When you have to get from Germany to Singapore in a flash, there are few better ways than riding in Singapore’s A350 business class!
You can check out a video review here:
Once checked in for the flight, I was able to whizz past security and the boarding gate with my priority pass. The security took a moment to register my ticket and at first sent me to the wrong queue. It did feel a bit snobby to have to correct the staff but it also saved me 20 minutes of lining up.
Boarding was simple and I was welcomed onboard with some directions to my seat (a shame the staff didn’t take you to your seat like on other carriers like LATAM).
The seat is compact with 60 inches of pitch and 72 in bed mode, which we will get to later. It is very cozy and felt very private, despite not having suite doors, although I could see a neighbors screen clearly.
The seat offered storage options galore, with (deep breath):
- Side mirror
- Drink stand
- Headphones pocket
- Water bottle storage
- Phone tray
- Shoe well
- Coat hook
- Headphone hook
The seat also features 12 lights strategically placed around for different configurations and modes (such as sleeping and reading).
The tray table slides vertically out of the right armrest and was rather fiddly at first, but was quite big and flexible (it had a horizontal axel that allows it to slide around and be brought close in). However, it was not as solid as some of the other tables on the market (like the rockhard Hi-Fly A330neo tray table) and every time I typed the table rose up and down.
A bit of a critism is that my seat seemed to have been through some damage. The headphones pocket lid wouldn’t close, and my left armrest padding was coming off at the seams.
The bed actually is stored in the backrest and folds out. It is for this reason that the seat does not have a massage functionality. I found it confusing to unfold the seat but fortunately, a passing cabin crew member was able to help me in the darkened cabin. The bedding was fine.
The only problem with the seat was in fact how small the area is for your feet. Unless you have a bulkhead seat your legs are squashed and you are forced to lie sideways which was not very comfortable.
Entertainment and extras
Singapore actually had quite a good entertainment selection onboard. There was an entire series of HBO shows, movies that came out a month or two ago and plenty of classic hits that I hadn’t had time to see. Watching these films on the massive screen was amazing, catching plenty of details that would be easily lost on the standard economy screen.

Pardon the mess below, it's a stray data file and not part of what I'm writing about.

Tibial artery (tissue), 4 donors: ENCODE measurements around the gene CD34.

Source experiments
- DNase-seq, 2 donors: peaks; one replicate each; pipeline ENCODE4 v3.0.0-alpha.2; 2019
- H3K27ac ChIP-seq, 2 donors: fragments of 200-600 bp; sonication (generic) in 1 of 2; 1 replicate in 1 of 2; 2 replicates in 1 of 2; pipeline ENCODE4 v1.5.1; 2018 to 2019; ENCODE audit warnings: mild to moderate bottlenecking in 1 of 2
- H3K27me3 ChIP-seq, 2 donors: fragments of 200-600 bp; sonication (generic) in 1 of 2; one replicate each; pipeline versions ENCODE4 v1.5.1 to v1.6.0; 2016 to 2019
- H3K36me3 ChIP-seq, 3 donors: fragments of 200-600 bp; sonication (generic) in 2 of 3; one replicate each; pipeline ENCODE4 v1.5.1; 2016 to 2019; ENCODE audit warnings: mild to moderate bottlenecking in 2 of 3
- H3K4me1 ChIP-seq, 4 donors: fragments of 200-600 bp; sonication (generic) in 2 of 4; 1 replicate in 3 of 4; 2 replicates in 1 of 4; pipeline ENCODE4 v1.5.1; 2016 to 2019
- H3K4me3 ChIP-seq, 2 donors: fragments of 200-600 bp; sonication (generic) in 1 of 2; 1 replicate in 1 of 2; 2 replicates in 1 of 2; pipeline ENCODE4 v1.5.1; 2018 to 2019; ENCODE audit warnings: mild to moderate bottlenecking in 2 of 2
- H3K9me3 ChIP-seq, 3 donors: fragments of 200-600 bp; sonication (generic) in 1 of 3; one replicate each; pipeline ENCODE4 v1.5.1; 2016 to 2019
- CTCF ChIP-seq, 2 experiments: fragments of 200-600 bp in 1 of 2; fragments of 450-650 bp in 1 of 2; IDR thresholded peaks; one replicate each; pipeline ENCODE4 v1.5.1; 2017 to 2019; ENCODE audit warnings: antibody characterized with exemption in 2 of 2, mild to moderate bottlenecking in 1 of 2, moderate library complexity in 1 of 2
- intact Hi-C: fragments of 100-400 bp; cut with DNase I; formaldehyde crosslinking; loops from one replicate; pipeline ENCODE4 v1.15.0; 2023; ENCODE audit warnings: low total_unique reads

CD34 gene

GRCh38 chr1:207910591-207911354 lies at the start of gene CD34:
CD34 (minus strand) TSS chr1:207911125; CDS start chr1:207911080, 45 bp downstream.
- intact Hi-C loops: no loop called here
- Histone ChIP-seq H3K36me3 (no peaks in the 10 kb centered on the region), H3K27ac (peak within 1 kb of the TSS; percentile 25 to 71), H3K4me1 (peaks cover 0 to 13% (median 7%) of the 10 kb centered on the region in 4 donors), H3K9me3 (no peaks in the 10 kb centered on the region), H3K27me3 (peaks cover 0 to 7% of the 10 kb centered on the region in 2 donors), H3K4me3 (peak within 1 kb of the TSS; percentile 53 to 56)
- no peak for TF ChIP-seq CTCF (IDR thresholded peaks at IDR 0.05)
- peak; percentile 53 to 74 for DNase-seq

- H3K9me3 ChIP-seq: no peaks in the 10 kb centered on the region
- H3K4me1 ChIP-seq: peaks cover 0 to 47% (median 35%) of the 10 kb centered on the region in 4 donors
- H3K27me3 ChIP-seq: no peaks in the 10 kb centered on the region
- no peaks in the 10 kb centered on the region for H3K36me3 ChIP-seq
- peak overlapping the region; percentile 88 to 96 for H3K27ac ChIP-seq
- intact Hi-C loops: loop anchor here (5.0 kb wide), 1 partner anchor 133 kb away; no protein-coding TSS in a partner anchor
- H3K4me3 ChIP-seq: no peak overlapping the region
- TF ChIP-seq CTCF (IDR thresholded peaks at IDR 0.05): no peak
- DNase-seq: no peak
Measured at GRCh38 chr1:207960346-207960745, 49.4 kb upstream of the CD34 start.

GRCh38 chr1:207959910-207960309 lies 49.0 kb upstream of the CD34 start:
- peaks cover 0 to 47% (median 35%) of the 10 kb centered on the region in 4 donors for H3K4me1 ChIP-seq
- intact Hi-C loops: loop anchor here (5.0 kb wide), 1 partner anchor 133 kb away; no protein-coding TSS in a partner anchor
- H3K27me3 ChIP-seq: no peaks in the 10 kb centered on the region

Complimentary WiFi was also available for business passengers, up to 100MB usage throughout the flight (and that limit is shared across all devices). The internet speed was only 2.5mbs download and 0.10 upload, but it was enough to carry a WhatsApp text conversation… when it worked. Despite being over land the entire journey, the internet was spotty and only worked in certain regions. Apps like Instagram took 3-4 minutes to load a photo and video streaming was out of the question.
Once that 100MB limit is used up, passengers can pay to have more for the flight.
Singapore Airlines has a reputation for excellent food onboard their aircraft and I was excited to enjoy the full range.
Dinner was served after takeoff and consisted of three courses; a pate dish with bread, the main meal (the lamb course, designed by a celebrity chef for this flight, was excellent) and a dessert (they would only let me have one).
During the night flight, a range of snacks were offered. I took the chance to try a ham and cheese sandwich (after experiencing both the worst ham and separately the worst cheese sandwiches on my previous two flights). Needless to say, it was excellent and the offer to be heated up (and melt the cheese) did not go to waste.
Breakfast consisted of three courses, a fruit platter with freshly baked goods (although the croissant was soggy), a cereal (the bircher was incredible) followed by the main meal. I chose the egg souffle which was disappointing and I regret not trying the French toast. This was washed down with another tea.
However, upon asking to try another meal selection I was told that it would have to be after the rest of the cabin had been served, and they would come back to me. This did not occur for either dinner or breakfast which was a bit disappointing.
Speaking of alternative choices, Singapore does offer ‘Book The Cook’ option for many of its flights but not from Dusseldorf. I only had the three selections available in the menu.
Their drink menu is extensive, but the staff never encouraged us to try it. When offering tea or coffee they ignored the range offered in the menu and just served English breakfast or an espresso.
At every step of the way the Singapore crew took much care and delivered an excellent service. They remembered my name when serving me and offered me a tea in the middle of the sleepless night. The staff’s talent is only let down by odd design choices that Singapore made when designing this new business class, like the footwell and
The bottom line, would I fly Singapores A350 again? For sure.
Would I say its the best business class you can fly today? Not yet.
Have you flown on the Singapore A350? What did you think? Let us know in the comments.